Hearst Castle

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Since Highway 1 was closed at Big Sur we couldn’t make the drive up the Central Coast. Instead we used Morro Bay as a base/hub for driving up 1 and then coming back.

Our main stop was Hearst Castle—another place I hadn’t been to since I was in 4th grade. We just did the standard tour since it was kind of our first time and we felt that seeing the main rooms and getting the official introduction made the most sense. The quality of the tour seems to depend a lot on the guide, thankfully Carson, our guide, was great. Just the right level of detail into how things were collected and manufactured while maintaining the humor and interest that’s naturally part of the celebrity nature of the place.

Against my expectations I really liked it. Heart Castle hits a lot of art stuff I’m typically allergic to. Rich collectors with a collection which is branded by the collectors’ names. Collections displayed as per the collector’s wishes yet masquerading as a museum. Mixing and matching things from all to create a generic sense of culture. But it works here.

This is partly because Hearst’s collecting is very much specific to his taste and doesn’t look like anything else I’ve seen. Especially his fascination with ceilings and choir lofts and the way that he reuses and repurposes them. That the lofts become wainscotting or panelling and the ceilings are reengineered so they both fit rooms and have the structural strength to support chandeliers turns everything into something new.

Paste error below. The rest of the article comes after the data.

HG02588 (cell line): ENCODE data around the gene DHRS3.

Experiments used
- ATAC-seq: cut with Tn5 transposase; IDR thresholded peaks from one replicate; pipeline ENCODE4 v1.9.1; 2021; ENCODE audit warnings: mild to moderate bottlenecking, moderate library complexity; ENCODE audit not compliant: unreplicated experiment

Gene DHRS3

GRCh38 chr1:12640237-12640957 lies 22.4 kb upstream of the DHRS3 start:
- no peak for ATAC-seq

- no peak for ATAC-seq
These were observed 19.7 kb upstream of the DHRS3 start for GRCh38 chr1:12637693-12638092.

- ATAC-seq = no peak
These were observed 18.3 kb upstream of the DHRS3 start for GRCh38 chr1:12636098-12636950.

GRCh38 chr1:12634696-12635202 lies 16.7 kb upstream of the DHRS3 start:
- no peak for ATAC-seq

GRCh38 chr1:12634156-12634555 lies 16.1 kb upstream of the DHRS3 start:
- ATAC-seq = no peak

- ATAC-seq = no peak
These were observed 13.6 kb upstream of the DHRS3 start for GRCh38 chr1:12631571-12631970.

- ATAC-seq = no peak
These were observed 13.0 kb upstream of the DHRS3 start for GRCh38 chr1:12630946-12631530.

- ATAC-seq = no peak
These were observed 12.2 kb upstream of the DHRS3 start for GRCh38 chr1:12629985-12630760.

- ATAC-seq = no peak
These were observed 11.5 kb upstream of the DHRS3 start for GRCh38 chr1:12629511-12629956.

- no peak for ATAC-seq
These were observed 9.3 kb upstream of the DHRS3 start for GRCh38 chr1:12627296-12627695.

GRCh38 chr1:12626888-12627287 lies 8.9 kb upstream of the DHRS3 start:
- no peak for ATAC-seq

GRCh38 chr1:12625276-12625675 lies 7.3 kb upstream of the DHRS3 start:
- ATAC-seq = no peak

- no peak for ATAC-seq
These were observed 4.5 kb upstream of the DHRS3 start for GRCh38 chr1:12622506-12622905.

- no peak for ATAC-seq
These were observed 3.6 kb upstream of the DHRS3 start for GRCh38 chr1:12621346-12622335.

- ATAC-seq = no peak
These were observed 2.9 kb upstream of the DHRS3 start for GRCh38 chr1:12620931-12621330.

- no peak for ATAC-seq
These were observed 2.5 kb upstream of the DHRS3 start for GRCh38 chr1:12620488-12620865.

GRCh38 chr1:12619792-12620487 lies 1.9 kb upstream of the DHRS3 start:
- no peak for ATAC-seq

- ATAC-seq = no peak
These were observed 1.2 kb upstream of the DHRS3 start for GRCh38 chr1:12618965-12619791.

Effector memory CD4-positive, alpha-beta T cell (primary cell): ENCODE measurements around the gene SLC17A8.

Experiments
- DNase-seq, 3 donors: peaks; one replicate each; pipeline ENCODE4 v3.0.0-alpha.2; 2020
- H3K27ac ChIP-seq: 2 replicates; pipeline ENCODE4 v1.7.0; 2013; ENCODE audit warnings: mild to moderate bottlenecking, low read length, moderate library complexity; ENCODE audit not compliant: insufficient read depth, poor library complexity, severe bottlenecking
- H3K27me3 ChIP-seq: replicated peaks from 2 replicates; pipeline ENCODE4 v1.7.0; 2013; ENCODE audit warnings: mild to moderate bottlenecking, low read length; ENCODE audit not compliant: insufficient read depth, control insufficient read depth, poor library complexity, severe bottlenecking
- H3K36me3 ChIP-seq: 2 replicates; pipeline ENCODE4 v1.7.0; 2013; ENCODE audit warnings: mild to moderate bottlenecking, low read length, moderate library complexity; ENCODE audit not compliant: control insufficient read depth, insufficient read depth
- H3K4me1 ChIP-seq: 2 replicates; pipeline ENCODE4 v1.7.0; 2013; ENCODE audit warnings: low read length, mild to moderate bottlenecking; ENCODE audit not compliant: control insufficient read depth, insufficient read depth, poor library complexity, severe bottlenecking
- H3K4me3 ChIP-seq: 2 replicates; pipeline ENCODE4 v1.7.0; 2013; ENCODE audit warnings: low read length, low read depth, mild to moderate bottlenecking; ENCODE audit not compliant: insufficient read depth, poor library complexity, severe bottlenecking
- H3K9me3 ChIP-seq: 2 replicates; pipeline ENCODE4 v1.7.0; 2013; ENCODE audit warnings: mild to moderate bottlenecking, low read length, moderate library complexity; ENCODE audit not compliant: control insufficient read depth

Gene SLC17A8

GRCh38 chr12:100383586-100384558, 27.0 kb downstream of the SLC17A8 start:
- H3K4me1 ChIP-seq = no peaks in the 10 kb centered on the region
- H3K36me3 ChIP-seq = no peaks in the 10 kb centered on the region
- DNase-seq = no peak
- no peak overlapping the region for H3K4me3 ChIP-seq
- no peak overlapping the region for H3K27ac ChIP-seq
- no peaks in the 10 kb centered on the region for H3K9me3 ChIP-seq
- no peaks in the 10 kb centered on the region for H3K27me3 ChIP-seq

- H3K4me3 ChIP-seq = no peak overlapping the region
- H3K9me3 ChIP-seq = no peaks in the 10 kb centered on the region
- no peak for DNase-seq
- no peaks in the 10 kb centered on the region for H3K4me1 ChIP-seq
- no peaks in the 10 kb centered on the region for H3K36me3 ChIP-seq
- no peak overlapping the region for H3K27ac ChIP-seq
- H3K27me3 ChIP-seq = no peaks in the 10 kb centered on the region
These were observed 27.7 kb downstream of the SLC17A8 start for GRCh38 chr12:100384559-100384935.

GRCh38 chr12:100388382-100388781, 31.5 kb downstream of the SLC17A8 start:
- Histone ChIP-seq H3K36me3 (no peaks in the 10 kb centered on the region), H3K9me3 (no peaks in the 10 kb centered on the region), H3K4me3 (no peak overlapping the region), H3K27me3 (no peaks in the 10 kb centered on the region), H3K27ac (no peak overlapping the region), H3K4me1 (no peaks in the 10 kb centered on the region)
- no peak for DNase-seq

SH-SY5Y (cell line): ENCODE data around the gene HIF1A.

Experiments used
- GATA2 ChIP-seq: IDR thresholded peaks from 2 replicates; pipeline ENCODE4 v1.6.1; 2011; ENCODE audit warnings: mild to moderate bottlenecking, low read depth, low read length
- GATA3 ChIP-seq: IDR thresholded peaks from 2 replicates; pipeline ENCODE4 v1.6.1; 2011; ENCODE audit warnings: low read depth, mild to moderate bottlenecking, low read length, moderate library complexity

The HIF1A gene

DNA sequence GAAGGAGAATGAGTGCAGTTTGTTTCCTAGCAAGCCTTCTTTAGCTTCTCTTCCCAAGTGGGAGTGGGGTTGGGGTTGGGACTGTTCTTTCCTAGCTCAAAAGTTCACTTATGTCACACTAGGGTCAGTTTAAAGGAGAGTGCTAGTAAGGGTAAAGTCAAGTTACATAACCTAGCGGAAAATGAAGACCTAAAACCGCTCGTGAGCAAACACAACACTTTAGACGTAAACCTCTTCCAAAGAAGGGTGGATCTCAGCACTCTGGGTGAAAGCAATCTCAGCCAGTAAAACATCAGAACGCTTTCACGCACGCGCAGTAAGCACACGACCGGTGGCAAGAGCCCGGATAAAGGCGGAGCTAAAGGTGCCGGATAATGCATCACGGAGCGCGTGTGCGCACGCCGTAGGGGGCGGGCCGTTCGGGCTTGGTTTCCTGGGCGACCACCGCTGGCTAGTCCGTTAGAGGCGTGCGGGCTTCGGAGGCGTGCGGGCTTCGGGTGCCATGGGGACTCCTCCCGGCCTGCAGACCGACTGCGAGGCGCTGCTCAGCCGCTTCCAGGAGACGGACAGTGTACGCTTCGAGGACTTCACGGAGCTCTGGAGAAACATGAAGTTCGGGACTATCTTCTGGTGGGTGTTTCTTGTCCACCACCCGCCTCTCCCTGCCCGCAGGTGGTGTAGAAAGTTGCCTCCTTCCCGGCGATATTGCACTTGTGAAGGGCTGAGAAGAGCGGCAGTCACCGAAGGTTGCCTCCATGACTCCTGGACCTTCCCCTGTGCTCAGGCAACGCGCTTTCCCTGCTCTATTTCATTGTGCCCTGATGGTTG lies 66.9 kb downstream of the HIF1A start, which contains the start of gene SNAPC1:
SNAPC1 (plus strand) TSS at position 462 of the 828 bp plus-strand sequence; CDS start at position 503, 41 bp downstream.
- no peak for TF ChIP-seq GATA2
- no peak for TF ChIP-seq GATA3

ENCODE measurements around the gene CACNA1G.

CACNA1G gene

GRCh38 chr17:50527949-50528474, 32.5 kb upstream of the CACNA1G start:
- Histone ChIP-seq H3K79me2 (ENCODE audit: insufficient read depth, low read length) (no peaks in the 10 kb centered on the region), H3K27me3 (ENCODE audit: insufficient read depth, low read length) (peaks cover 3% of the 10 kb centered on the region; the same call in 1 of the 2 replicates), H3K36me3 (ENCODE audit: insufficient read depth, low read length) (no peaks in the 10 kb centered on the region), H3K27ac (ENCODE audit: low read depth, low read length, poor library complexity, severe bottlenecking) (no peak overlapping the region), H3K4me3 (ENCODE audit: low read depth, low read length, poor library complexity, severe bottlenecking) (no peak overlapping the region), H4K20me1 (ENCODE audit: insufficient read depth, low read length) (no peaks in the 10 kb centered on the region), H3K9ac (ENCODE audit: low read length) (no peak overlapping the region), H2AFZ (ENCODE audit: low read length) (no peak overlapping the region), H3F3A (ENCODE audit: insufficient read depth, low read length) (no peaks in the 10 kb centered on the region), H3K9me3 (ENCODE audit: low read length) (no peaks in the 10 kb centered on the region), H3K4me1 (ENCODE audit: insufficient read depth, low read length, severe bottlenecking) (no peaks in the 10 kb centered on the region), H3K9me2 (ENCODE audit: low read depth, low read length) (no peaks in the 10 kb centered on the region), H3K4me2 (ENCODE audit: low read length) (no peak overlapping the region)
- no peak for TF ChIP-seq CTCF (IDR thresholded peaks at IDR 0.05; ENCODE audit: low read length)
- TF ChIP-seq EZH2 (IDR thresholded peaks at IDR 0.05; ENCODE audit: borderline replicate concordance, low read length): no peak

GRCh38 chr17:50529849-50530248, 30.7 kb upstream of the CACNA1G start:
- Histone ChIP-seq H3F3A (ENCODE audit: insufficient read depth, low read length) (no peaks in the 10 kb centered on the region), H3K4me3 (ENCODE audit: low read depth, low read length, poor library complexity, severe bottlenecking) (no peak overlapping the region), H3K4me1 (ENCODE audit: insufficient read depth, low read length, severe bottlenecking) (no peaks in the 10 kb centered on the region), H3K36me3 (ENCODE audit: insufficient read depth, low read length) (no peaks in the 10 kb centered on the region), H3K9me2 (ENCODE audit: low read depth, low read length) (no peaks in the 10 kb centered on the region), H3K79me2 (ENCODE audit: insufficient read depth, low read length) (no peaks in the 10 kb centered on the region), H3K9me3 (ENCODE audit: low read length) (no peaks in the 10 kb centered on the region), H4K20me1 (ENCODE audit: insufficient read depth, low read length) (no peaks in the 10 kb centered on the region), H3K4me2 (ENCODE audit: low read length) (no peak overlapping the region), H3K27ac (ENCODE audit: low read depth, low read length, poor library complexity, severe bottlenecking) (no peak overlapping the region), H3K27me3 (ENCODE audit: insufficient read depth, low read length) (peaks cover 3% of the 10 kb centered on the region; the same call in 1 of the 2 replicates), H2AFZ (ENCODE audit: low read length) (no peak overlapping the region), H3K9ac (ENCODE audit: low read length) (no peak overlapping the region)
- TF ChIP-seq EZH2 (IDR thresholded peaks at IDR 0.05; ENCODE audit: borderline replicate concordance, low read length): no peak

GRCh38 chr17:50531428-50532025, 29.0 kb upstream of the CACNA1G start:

Hearst uses his collection so rather than being museum pieces for display only, they have an additional life with how they functioned in the castle. Wonderful furniture pieces are repurposed as storage for cigarettes or condiments and while the new function is different, the object has a different life to it. Even the “fakery” works. It’s not exactly making replicas or faking the original objects but rather creating brand new things out of the replicas.

Nothing’s trying to be “authentic.” It’s all just raw material to be remixed into something new and inspired by the originals. This is fun to see and it’s enjoyable to see it as a result of raiding Europe for a change.

A lot of times—specifically with orientalism and primitivism—we see artwork or ideas get raided from non-white countries and turned into Western, “high” art which conjures up an all-look-same myth about the non-Western source cultures. In situations where the audience doesn’t know better that appropriation is indeed something I’m allergic to. Here though, where we know the cultures that are being sampled, the appropriation and remixing is actually fun to see and, rather than being annoyed at the lack of context, I can enjoy seeing the shoe be on the other foot.

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But we also drove a bit further and checked out some of the coast. And took a walk to see the Elephant Seals.

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Author: Nick Vossbrink

Blogging about Photography, Museums, Printing, and Baseball Cards from both Princeton New Jersey and the San Francisco Bay Area. On Twitter as @vossbrink, WordPress at njwv.wordpress.com, and the web at vossbrink.net

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